What Does a Fleet Supervisor Do?

Mary McMahon

A fleet supervisor manages vehicles for a company, agency, or similar entity. They make sure vehicles of different types are available when personnel need them, and maintain the fleet to keep cars and trucks running safely and smoothly. Depending on the size of the vehicle collection, the fleet supervisor may have assistants providing additional administrative support. This career requires good communication and organizing skills as well as familiarity with basic mechanical matters.

A fleet supervisor may check tire pressure.
A fleet supervisor may check tire pressure.

One part of this job involves the acquisition of vehicles that suit the needs of the employer. These may range from personal vehicles offered to some staff members to more specialized equipment like public buses, ambulances, and fire trucks. Fleet supervisors meet with potential vehicle providers to discuss their products and services, compare prices, and make purchases. This can include grant writing to obtain assistance with specialty purchases, and meetings with other personnel to discuss specific needs that might impact final purchase decisions.

A fleet supervisor makes sure oil changes are performed regularly.
A fleet supervisor makes sure oil changes are performed regularly.

Once vehicles enter the fleet, the fleet supervisor must maintain them. This includes routine care like oil changes, checking tires, and cleaning, along with repairs. If the employer maintains a vehicle yard, the fleet supervisor may hire personnel to perform these basic activities. Some mechanics may be kept on site to handle basic needs, especially for a large fleet. For serious repairs, it may be necessary to send vehicles out. This can include activities like modifying vehicles to make them accessible or retrofitting specialized systems.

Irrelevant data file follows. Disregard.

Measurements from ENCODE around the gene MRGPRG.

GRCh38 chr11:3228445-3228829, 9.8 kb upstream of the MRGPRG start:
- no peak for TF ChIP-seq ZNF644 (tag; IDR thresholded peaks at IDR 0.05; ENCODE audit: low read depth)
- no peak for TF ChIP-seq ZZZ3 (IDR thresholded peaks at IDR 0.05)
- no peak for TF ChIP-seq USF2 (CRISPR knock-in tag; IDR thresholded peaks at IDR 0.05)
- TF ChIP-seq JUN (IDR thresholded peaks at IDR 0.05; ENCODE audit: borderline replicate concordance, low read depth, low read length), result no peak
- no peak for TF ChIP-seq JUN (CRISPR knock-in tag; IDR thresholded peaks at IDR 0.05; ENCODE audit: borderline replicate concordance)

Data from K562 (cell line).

As vehicles reach the end of their usable life, the fleet supervisor determines when to retire them. These decisions may be made on the basis of physical condition, mileage, and maintenance needs. For fleets like police cars, regular retirement of old vehicles may be necessary to make sure officers have the best cars for the job, while city buses may last twenty years or more. Fleets may also be retired entirely when entities decide to retrofit their entire collections, as for example if a company wants to convert all its vehicles to electric or biofuel. Retired vehicles can be sold to generate funds for maintenance, repair, and replacement.

Many fleet supervisors take advantage of computer software to facilitate their work. They can generate electronic records for individual vehicles that include reminders and prompts when it is time for maintenance, or warnings when GPS trackers indicate a vehicle is outside the usual service area. These records can help the supervisor manage the fleet and remain accountable to auditors in the event of questions or concerns.

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